Accessibility statement

Careers advice

Two mature students looking at leaflets from a stand in Careers.

Careers and Placements is open to all current and former students, and provides advice and information on employment and jobs. As a mature student you may feel that your career concerns differ to the rest of the student community. While the strict definition of a mature student is someone who is over 21 when they start their undergraduate course, mature students do not form a neat recognisable group in terms of age, gender, family circumstances/responsibilities, previous experiences and motivation.

Mature students come from all walks of life and our welcoming and trained staff give impartial and confidential careers guidance, focused on you. You may be able to draw on your additional life experience to demonstrate strengths and skills, greater maturity and confidence, all of which can be a great asset when you are looking for work.

Choosing what to do after university

We can help you think through your options after university. Use the career ideas section on our website, and book a chat with a careers consultant if you need more advice and guidance on how to get where you want to be.

  • Career ideas - how to start career planning, with links to self-assessment exercises to help you consider your values, priorities and personality
  • York Profiles and Mentors, and What do you actually do? podcast series - find out about what graduates actually do
  • York Strengths programme - identify your personal strengths to help you choose a job you will thrive in
  • Talk to us - drop-ins, careers appointments, and how to book.

Getting experience

You may have considerable work experience already, or you may have had little opportunity for work experience in the past. Either way, you may be able to try one or more of these during your time at university, depending on your personal circumstances:

All these will help you to develop skills and explore career possibilities, and demonstrate that you are familiar with the world of work in general.

These activities will also help you to start building a network that can be useful in looking for jobs. You may already have built a network through earlier employment or family life. Use professional networking sites like LinkedIn to develop your network, and look out for events each semester where you can make contact with people in career areas you are interested in.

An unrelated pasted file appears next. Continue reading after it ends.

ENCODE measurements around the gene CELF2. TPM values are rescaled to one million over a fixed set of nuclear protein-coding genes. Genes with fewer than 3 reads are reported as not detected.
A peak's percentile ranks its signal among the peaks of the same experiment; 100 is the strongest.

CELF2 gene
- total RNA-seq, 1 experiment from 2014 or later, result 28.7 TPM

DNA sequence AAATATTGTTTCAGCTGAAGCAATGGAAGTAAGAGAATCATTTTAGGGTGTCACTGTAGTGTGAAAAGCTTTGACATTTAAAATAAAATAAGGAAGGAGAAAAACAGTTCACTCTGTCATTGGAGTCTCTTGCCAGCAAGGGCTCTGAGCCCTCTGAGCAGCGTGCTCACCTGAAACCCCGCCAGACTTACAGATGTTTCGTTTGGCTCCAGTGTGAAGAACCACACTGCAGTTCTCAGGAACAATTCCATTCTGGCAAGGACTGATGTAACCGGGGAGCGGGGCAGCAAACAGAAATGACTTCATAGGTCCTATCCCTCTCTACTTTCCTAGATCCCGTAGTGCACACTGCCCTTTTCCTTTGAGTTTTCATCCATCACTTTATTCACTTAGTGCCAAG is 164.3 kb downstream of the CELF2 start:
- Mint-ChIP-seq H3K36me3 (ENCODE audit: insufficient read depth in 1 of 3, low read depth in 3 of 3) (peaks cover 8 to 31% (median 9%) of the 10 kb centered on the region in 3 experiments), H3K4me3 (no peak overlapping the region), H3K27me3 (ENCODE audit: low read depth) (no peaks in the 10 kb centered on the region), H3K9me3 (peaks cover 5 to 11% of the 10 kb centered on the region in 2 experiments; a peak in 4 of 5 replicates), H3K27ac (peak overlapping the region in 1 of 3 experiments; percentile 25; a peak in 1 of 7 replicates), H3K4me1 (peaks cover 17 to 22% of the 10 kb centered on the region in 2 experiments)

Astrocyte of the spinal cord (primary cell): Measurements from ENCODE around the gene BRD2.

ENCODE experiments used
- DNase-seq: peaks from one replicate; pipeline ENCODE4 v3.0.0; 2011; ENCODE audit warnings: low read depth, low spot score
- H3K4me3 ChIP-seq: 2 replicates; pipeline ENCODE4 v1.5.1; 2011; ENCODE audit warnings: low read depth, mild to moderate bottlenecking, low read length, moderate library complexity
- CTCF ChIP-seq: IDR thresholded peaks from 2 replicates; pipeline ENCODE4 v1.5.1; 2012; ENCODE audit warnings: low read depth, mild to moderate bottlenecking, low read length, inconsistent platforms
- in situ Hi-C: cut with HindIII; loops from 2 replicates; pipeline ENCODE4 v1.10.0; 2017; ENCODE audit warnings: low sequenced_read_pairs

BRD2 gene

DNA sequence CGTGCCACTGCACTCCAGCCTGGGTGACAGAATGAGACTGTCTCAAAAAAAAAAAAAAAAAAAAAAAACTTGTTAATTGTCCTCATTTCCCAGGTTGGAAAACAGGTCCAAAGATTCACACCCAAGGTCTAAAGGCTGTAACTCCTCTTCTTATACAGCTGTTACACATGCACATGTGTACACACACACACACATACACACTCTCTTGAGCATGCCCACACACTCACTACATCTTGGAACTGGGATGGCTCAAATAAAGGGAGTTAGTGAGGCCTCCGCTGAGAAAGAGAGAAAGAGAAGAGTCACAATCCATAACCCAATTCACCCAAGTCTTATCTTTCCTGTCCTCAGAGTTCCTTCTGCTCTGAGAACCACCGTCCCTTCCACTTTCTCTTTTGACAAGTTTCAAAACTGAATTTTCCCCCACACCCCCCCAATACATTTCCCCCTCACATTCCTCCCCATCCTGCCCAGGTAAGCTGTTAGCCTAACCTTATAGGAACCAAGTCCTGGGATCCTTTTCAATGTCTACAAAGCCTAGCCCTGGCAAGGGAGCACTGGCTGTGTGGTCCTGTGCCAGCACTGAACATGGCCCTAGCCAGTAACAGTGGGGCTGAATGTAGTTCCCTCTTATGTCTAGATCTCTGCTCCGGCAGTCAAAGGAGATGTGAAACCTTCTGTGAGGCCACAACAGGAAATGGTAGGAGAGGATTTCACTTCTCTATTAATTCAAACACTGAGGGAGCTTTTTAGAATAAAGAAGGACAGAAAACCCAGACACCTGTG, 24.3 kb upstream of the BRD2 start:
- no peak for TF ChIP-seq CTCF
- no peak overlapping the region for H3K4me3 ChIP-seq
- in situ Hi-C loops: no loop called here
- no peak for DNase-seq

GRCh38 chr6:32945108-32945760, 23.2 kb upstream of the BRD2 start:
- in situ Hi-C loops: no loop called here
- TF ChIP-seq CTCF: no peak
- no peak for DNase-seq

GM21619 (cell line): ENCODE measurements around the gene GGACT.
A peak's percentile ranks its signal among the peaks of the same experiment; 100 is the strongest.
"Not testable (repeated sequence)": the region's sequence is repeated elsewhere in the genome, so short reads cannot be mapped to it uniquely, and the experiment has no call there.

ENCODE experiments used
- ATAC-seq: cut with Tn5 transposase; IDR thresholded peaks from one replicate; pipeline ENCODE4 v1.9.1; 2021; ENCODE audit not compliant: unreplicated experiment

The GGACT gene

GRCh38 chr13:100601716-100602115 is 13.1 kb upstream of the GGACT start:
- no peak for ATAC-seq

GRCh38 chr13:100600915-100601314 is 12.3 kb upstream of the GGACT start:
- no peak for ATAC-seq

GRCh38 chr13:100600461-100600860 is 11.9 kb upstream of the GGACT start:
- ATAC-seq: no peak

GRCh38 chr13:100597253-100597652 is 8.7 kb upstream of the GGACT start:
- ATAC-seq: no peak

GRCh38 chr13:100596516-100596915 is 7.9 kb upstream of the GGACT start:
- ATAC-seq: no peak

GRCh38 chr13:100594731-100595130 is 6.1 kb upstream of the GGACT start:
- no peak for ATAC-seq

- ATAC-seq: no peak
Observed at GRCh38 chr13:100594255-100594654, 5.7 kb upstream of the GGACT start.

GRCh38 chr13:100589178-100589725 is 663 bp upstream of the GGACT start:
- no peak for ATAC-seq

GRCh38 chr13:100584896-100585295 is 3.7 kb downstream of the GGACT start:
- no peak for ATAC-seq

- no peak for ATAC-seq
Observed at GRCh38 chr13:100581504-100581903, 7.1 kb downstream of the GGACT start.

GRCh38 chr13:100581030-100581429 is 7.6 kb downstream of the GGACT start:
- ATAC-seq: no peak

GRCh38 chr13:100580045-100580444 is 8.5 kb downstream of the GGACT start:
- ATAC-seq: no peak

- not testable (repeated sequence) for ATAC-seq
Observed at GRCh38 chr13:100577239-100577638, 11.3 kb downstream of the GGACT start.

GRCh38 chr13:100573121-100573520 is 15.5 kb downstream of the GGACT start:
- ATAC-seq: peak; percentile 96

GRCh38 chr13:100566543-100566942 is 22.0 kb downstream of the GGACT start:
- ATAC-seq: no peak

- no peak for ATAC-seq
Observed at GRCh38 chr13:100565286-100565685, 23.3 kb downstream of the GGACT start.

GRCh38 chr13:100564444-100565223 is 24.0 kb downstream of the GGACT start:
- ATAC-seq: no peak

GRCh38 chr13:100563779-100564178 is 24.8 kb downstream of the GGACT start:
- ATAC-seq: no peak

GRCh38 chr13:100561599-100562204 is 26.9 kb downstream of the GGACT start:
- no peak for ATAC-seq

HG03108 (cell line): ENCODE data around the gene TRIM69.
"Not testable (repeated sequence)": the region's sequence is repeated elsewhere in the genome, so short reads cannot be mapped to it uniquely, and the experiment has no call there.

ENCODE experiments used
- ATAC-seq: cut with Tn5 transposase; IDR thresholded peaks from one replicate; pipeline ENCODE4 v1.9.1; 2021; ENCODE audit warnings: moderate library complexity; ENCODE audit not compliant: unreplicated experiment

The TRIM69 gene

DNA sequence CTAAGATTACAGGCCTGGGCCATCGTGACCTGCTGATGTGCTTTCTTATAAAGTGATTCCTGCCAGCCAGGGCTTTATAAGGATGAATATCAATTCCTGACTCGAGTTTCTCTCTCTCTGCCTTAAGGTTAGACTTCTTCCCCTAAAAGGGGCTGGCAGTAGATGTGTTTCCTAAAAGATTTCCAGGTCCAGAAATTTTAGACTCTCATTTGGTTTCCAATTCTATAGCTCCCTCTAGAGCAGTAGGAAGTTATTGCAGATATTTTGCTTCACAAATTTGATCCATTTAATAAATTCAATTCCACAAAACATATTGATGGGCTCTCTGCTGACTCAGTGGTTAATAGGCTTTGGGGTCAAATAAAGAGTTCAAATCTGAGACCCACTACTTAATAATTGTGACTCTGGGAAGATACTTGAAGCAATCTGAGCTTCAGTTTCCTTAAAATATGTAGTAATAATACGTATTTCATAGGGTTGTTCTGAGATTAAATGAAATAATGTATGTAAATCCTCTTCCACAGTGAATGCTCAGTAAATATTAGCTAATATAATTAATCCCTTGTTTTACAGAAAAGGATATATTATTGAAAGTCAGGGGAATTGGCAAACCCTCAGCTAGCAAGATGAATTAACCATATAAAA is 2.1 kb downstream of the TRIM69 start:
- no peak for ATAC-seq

Equality and diversity

Under the Equality Act 2010, you are protected from age discrimination in all aspects of your employment, including recruitment, employment terms and conditions, promotions and transfers, training and dismissals.

Applying for jobs

Job applications

Information about finding jobs, including graduate vacancies

Local job vacancies on Yorkshire Graduates and York Press websites

Information about applying, including CVs, cover letters, interviews. From these pages you can access CareerSet for feedback on your CV, Shortlist.Me to practise video interviewing, specific tips for mature students and career changers, and information about mock interview and careers advice appointments.


Think about how to communicate your skills to employers. As a mature student you are likely to have positive characteristics such as:

  • organisational skills, time management and the ability to prioritise 
  • experience of coping with pressure, and juggling many tasks 
  • the ability to cope with a heavy workload/commitments 
  • determination, commitment, tenacity, motivation 
  • experience of the working environment 
  • adaptability to change/flexibility 
  • self-discipline/self-reliance 
  • greater customer credibility 
  • experience of solving problems/using initiative 
  • people skills – interpersonal, communication.

Your application should include evidence to demonstrate your skills - it is often useful to use the CAR method, see below.

Using the CAR method

CAR (Context, Action, Result) is a good way to structure the examples you give:

Context: briefly set the scene for your example. ‘In my part-time work in a busy coffee shop…’

Action: explain what you did. ‘...I demonstrated leadership skills by mentoring new employees and assisting the supervisor during busy periods...;’

Result: explain the outcome. ‘Leading to me being promoted to supervisor where I managed four colleagues and dealt with any problems that occurred during my shift.’

Contact us

If you have any questions, please get in touch:

  • Talk to us - details of drop-ins and appointments
  • Message the Careers Information Team via Handshake - How to send us a message
  • Call in to Careers and Placements, Harewood Way, University of York, Heslington, York, YO10 5DD (next to the Spring Lane building on Campus West)